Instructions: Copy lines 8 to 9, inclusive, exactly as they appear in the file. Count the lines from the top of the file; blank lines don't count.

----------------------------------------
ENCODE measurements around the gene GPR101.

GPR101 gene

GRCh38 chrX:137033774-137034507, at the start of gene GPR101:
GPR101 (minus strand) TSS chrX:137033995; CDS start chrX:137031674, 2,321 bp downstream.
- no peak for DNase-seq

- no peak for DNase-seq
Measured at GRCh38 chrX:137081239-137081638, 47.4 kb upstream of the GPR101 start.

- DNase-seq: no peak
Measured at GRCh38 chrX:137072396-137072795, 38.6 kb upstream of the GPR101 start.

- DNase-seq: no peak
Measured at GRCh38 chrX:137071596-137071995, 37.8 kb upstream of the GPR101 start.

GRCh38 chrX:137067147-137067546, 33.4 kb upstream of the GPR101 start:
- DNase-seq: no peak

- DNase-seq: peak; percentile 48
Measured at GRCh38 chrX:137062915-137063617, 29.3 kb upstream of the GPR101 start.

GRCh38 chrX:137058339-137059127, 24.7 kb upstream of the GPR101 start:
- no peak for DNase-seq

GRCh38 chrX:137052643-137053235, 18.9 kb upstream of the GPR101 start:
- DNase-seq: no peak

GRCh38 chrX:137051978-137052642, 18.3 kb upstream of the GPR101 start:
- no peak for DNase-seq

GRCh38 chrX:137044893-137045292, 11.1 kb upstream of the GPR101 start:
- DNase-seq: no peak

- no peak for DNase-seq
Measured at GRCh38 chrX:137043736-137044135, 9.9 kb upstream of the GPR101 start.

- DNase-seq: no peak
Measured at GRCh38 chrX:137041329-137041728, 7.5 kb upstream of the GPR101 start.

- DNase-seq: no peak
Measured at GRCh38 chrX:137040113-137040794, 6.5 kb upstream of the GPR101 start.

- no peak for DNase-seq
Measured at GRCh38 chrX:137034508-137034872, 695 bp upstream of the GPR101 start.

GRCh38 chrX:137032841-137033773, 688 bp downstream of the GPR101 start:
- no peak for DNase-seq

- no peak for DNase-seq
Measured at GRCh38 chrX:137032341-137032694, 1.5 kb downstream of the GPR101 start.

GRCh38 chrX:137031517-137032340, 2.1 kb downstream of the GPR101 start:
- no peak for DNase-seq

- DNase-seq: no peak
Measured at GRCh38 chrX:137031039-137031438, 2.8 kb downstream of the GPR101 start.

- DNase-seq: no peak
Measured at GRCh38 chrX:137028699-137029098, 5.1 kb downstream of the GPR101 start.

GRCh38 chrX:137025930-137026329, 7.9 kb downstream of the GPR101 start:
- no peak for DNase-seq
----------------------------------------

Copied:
- DNase-seq: no peak
Measured at GRCh38 chrX:137072396-137072795, 38.6 kb upstream of the GPR101 start.